Failure Is Not The End

Women, like men, should try to do the impossible. And when they fail, their failure should be a challenge to others. Amelia Earhart

Post written and copyright by Doris McCraw










Today at work I had an interesting conversation with a couple. They were fun and gracious. The subject of trying new things, having more than one career became part of the short interlude we shared. It made me remember my parents. They were unique and probably the perfect parents for someone like me. They themselves were far from perfect, but the gifts they gave to their daughter were priceless.

I lost my father in 1978 and my mother in 2011.  I miss them, but also realize they accomplished much in their lives.

I would watch my father maneuver the ins and outs of company and family politics. He did not always succeed, but more times than not, he was able to straddle a fence without getting hurt.  Everyone seemed to like him, and looking back, I believe it was his ability to see both sides and not judge the players in the game to harshly.  To illustrate: I once came home hurt by what someone had said about me.  My father looked at me and calmly said, ” Many times people say hurtful things because they wish they had what you had. They are probably jealous.”

My mother was another type altogether. You did not mess with this lady. She would tell you what she thought, and did not suffer fools gladly. She once told me, “People think I am not being tactful, but if they knew what was in my mind they would realize how tactful I truly am.”

Of all the wonderful and sometimes painful memories I have. The greatest and most precious memory I believe is the conversations with both, individually and together, was the constant reinforcement of the idea that I could do whatever, be whoever I chose. They did not place limits on my abilities. The only requirement they had  was that I be happy and accept responsiblity for my decisions. They made me understand that everything had a consequence, that the consequence was neither good nor bad, it was what I made with those consequences that would make me the person I would become.

So to my mother and father, I thank you for the gift of my music, my writing, my career in corrections, my friendships and my love of life. I think you did a pretty good job. As the quote above says, sometimes you fail, but that failure should be the challenge to try again.

I shall leave you with a quote from Plato: Let parents bequeath to their children not riches, but the spirit of reverence. A reverence for the possibilities of life, where failure is not the end.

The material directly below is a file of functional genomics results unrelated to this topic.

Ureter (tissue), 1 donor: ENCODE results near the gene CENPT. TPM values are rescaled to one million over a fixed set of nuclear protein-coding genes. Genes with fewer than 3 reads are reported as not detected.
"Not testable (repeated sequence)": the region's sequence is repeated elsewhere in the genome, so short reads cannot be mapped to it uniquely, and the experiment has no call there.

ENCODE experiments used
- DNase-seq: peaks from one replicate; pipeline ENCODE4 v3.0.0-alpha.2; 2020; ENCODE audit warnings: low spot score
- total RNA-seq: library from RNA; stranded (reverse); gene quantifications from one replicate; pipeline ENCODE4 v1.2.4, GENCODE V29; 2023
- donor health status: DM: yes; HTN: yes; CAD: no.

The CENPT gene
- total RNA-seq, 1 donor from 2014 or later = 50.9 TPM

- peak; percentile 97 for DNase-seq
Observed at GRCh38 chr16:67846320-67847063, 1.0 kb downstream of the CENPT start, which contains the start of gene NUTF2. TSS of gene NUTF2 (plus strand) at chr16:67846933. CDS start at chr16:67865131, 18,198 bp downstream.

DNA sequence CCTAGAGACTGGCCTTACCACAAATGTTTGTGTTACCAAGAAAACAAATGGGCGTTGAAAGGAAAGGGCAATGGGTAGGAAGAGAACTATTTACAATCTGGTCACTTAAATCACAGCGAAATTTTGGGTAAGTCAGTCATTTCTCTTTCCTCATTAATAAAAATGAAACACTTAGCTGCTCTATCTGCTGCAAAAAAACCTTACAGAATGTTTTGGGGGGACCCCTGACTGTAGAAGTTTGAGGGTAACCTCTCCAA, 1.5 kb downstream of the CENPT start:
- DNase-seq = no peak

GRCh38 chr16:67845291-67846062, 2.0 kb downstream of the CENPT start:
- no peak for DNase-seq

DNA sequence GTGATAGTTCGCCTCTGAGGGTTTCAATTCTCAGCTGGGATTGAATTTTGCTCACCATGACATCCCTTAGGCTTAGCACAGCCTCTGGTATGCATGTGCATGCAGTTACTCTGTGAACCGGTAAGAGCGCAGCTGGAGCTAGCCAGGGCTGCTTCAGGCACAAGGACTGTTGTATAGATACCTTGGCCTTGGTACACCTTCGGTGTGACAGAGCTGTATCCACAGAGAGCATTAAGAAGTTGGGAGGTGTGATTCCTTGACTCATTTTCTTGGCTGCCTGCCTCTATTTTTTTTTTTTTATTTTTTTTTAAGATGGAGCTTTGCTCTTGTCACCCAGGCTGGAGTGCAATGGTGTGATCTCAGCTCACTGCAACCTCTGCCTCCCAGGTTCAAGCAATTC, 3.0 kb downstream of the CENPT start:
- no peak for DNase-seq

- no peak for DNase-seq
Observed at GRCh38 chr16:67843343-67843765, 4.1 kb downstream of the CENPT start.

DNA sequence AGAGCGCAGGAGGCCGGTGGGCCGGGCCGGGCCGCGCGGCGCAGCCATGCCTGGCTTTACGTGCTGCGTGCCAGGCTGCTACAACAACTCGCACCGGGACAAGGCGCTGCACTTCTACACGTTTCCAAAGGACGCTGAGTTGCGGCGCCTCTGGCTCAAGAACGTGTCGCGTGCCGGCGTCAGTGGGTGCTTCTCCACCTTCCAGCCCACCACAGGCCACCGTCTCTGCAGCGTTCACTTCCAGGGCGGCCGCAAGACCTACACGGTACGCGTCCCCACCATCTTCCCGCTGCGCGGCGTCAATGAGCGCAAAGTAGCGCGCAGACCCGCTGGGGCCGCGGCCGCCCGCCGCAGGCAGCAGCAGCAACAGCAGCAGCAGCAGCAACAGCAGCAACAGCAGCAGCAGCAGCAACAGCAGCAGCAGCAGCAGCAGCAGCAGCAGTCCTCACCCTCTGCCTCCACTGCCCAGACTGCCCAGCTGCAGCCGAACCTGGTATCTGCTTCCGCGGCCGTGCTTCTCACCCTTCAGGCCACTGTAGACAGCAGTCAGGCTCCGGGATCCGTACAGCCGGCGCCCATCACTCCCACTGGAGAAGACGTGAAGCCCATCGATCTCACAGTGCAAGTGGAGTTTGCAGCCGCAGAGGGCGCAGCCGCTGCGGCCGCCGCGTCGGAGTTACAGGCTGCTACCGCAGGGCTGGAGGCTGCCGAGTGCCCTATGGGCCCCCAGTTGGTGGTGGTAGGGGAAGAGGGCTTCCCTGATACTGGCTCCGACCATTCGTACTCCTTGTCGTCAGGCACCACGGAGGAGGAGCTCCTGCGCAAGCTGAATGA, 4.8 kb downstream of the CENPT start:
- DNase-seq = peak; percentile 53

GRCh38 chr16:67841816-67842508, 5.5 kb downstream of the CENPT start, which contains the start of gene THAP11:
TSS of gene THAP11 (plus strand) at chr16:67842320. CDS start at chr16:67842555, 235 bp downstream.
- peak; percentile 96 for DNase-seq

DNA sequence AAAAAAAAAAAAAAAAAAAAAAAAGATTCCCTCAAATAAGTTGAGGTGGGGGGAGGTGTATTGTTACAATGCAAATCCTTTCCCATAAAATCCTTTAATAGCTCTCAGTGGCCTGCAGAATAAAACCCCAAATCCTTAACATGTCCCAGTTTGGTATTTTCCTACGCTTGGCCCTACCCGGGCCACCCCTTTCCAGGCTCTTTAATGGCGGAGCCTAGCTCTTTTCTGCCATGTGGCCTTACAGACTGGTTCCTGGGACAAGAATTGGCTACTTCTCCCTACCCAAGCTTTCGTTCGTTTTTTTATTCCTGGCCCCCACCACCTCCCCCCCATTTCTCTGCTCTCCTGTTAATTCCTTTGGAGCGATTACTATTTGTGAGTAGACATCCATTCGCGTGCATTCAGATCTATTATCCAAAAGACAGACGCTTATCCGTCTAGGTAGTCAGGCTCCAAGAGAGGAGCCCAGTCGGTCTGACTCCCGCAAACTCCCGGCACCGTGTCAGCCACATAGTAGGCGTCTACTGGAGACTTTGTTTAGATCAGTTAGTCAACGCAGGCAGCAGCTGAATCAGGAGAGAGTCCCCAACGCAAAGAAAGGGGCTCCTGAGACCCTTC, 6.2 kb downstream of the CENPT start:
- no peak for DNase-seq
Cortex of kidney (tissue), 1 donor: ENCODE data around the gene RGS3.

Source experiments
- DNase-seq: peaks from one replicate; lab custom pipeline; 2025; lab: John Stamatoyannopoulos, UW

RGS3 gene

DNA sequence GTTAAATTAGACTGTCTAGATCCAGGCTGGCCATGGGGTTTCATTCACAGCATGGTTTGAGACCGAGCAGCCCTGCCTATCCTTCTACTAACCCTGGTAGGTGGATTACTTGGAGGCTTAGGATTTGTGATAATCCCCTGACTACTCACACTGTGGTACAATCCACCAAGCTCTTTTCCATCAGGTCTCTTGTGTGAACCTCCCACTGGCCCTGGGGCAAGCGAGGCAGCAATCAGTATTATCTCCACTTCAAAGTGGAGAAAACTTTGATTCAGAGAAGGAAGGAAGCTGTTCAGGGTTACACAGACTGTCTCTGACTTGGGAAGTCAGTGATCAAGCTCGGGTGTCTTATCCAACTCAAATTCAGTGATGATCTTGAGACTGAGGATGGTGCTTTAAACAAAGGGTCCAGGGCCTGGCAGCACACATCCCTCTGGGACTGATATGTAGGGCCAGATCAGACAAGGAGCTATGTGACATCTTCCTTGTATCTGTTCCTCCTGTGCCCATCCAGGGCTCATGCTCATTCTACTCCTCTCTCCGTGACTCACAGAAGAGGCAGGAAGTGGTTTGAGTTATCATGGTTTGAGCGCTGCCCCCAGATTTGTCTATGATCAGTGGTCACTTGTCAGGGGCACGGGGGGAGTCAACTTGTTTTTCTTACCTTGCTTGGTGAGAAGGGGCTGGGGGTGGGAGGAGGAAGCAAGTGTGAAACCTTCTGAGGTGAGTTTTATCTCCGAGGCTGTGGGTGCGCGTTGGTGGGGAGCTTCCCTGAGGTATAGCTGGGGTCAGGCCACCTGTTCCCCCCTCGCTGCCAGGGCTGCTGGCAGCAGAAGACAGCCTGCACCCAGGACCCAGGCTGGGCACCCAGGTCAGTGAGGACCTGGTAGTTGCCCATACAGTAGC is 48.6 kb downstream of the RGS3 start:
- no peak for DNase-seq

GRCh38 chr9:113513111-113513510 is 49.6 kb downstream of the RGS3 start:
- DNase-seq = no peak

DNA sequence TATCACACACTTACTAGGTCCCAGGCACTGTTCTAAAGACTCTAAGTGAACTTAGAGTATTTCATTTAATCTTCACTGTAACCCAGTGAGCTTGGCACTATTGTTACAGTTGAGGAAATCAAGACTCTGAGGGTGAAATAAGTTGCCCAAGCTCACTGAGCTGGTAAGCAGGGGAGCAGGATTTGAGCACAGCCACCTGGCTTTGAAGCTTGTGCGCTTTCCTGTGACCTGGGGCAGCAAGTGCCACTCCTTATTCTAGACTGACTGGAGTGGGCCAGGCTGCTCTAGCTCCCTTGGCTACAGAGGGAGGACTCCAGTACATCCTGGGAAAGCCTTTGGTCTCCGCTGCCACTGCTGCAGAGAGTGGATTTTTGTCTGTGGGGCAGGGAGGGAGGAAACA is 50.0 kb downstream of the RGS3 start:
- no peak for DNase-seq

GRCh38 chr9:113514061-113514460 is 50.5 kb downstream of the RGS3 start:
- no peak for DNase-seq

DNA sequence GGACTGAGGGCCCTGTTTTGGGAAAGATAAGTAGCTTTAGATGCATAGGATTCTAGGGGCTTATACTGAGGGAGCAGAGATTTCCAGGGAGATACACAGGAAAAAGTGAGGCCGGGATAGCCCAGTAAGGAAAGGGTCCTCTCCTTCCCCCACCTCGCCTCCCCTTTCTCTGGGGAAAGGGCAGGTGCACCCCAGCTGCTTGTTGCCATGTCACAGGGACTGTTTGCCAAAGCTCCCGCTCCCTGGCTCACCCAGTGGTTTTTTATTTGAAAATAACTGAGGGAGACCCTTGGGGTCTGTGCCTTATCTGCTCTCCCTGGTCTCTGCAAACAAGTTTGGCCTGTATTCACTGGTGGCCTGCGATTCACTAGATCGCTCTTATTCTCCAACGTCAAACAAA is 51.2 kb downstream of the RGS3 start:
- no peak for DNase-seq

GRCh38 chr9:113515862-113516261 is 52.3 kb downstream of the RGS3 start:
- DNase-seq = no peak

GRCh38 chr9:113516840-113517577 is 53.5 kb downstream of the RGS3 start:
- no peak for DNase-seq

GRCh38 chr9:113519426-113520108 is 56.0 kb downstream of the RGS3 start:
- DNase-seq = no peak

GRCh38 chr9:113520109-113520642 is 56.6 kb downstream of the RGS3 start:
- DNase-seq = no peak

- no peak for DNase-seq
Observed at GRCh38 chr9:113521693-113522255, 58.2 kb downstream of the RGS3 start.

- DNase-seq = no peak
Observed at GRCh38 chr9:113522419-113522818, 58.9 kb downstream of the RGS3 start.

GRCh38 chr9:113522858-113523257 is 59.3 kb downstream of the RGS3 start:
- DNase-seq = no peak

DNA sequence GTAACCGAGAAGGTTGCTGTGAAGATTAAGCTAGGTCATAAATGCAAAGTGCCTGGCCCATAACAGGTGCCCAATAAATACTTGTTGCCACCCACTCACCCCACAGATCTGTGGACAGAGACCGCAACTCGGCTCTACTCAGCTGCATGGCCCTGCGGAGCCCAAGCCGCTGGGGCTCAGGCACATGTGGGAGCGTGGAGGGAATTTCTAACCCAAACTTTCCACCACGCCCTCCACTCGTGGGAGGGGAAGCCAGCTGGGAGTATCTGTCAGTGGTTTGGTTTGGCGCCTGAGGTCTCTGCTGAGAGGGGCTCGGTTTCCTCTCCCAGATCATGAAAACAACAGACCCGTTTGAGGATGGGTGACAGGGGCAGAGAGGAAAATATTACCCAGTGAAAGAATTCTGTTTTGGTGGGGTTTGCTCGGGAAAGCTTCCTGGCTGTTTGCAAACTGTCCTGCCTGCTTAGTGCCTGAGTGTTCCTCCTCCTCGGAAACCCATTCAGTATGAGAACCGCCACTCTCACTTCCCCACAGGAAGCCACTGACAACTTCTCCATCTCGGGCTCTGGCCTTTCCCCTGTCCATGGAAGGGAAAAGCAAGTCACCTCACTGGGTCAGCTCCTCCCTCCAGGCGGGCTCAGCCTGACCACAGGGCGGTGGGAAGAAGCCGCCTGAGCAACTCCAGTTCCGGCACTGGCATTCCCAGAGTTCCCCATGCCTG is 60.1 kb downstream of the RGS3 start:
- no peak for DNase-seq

Cover for Home For His Heart


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16 thoughts on “Failure Is Not The End

  1. Wonderful post Doris! I liked the quotes from Amelia Earhart and Plato. However, your post is both touching and empowering. What great parents you had! To instill in a child the confidence that he or she can do anything is the most precious gift a parent can give. We all fail sometimes but it’s the courage to get back up and try again that makes us successes in life. You’ve turned out to be an amazing woman of many talents and I’m sure your parents would be very proud!


    1. Linda,
      You hit upon the most precious memory I have, they were always proud, proud that I tried. I was lucky, very lucky. Doris


  2. Doris, my Mom always pushed me beyond limits, and believed in everything I said or did. She thought I was so special. My dad worked away a lot, but we had a lot of fun when he was home. Cher’ley


    1. Cher’ley, It sounds like you have some great memories like myself. It is such a gift to remember why we are they wonderful people we have become. Doris


    1. Kathy,

      I confess I use the same statement many times in my work.

      I was lucky. They were the perfect parents for me. I’m not sure they would have been for some of the other folks in my life, but I have been very thankful, despite a ‘tough’ childhood. (illness, etc.) Doris


    1. Thank you Stephanie. I think in addition to the other gifts, there was the big one of following through, although I will admit it sometimes takes me a while to get traction. Smile. Doris


  3. My mother once told me that even with myt visual impairment, I could be anything I wanted, except maybe a brain surgeon. I never strived for that, but I failed many times. That`s life.

    Sent from my iPad



  4. Lovely post, Doris. My mother had more specific expectations of me but as she’s grown older, she likes where I’ve ended up. What great memories of your parents. Thanks for a great post.


    1. Thank you Erin. As I have gotten older, I appreciate what the gave me more than I did even back then. Like I said, they weren’t perfect and had their own issues, but they made sure I was given such great support and love. Doris


  5. Absolutely beautiful and inspiring, Doris! The quotes you provided, from the start and into what you remember your parents saying, are SO WONDERFUL! Thank you for this look into your life and your reflections, and thank you for your encouragement — you’ve given us “a-ha moments” to consider and be inspired by!


    1. Thank you Gayle. I was one lucky lady..and continue to be with all the wonderful people who have come into my life. Doris


  6. A lovely post, Doris and I so agree about taking the responsibility for decisions made. I think, in general, people nowadays are too inclined to forget that and to find reasons to blame others. Your parents sound remarkable to have been around.


    1. They were Nancy. Despite having problems of their own, they were there for my brother and I. They are no longer with us, but the memories and the gift of personal responsibility will remain forever. It was one of the most precious gifts. Doris


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